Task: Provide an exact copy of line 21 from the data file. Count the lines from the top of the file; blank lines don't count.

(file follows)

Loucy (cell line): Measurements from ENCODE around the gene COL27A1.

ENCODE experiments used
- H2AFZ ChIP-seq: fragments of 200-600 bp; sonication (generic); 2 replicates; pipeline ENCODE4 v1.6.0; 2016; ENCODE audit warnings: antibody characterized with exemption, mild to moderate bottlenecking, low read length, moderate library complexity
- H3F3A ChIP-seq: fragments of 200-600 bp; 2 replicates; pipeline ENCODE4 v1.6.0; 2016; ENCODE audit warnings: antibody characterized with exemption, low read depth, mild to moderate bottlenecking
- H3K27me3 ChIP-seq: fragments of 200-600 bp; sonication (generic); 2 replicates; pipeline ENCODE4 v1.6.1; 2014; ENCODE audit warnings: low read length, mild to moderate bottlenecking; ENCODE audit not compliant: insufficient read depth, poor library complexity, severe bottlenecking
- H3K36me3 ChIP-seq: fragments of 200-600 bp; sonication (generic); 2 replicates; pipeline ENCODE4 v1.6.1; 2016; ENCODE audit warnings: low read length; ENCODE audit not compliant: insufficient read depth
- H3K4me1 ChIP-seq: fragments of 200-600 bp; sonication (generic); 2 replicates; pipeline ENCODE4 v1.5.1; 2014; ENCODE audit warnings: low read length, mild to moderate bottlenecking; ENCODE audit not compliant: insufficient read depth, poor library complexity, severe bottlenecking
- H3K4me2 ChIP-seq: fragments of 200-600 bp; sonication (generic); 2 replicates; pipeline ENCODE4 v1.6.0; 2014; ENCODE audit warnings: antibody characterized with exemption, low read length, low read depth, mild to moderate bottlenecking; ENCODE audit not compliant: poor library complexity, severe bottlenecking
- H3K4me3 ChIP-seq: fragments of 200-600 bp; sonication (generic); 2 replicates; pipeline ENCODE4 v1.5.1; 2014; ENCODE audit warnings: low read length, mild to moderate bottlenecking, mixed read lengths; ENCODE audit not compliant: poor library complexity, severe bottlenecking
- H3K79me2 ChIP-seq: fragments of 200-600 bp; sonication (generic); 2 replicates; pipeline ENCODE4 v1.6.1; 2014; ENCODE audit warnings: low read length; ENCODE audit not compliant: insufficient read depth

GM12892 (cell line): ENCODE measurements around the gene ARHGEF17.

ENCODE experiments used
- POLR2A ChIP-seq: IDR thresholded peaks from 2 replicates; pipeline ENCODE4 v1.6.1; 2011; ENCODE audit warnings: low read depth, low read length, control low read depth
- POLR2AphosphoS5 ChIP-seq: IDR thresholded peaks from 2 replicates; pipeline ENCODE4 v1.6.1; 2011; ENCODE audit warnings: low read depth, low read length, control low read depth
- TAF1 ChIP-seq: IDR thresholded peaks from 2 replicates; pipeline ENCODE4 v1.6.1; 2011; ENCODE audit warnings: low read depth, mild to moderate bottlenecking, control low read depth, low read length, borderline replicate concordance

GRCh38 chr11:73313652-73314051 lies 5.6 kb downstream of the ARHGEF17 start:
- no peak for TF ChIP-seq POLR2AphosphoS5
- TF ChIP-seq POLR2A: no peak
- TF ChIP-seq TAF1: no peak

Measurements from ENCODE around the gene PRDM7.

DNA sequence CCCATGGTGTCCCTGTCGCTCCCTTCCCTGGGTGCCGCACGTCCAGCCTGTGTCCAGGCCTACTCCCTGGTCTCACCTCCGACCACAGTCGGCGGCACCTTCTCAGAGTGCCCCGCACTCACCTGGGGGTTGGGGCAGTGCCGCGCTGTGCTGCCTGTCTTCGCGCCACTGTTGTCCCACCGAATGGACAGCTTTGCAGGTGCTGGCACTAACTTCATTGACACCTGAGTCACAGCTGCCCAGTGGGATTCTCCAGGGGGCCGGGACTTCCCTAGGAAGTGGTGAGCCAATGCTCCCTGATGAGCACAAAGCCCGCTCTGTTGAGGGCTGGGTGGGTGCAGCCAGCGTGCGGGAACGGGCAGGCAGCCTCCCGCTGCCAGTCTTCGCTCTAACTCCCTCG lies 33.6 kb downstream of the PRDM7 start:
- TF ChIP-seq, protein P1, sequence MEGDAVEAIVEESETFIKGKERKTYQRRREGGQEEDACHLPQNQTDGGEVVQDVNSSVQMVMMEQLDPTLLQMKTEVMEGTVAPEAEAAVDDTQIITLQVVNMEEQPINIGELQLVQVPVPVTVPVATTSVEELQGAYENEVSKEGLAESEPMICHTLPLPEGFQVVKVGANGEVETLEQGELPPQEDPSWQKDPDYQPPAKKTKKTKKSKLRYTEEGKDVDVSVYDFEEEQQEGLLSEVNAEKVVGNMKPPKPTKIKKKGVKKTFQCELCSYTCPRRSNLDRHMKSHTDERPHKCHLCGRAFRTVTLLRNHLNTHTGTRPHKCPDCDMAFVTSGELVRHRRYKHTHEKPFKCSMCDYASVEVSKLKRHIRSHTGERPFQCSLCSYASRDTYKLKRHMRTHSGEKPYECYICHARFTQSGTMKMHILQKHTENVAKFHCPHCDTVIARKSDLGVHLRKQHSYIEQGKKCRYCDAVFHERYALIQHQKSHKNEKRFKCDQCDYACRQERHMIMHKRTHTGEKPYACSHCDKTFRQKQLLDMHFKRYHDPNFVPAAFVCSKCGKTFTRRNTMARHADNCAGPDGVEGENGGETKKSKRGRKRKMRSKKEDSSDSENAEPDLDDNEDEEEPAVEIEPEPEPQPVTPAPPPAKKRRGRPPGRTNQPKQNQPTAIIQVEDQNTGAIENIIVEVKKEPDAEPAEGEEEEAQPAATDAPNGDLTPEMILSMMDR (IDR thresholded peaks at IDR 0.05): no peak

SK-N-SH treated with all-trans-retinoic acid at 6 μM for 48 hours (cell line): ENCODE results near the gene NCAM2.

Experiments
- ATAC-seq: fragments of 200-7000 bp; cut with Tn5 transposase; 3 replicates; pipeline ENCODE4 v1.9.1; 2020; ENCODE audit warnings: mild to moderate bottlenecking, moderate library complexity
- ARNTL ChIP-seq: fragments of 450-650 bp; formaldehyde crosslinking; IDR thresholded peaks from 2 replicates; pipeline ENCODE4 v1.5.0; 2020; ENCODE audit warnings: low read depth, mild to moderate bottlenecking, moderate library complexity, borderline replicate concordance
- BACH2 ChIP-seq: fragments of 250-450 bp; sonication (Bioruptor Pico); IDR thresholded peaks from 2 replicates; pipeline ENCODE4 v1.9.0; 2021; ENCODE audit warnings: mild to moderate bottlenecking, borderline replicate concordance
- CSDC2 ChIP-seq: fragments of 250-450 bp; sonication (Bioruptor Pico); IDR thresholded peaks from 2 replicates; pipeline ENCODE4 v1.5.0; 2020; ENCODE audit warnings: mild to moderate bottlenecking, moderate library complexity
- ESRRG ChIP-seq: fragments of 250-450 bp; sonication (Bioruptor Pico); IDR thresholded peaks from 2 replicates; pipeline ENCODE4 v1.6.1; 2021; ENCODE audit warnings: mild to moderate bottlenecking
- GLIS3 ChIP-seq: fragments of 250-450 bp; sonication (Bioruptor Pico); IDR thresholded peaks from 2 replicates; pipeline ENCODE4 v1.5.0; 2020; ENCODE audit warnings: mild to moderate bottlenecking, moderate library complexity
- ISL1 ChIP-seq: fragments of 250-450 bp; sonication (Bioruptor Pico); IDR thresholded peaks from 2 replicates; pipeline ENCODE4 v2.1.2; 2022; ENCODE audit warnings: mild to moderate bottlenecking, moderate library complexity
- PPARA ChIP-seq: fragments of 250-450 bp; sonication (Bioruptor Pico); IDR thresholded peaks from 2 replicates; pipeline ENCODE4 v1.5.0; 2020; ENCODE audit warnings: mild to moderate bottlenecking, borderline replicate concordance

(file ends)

DNA sequence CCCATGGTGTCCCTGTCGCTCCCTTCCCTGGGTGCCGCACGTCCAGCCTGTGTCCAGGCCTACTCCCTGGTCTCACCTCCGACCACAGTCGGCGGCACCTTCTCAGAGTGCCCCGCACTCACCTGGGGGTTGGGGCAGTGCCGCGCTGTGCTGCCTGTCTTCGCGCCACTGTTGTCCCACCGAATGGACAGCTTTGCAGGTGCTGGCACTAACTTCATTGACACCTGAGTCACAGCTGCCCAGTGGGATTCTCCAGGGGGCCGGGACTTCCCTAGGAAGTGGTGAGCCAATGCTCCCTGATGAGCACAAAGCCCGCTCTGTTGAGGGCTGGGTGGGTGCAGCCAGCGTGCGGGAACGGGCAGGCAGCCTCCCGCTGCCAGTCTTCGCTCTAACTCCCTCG lies 33.6 kb downstream of the PRDM7 start: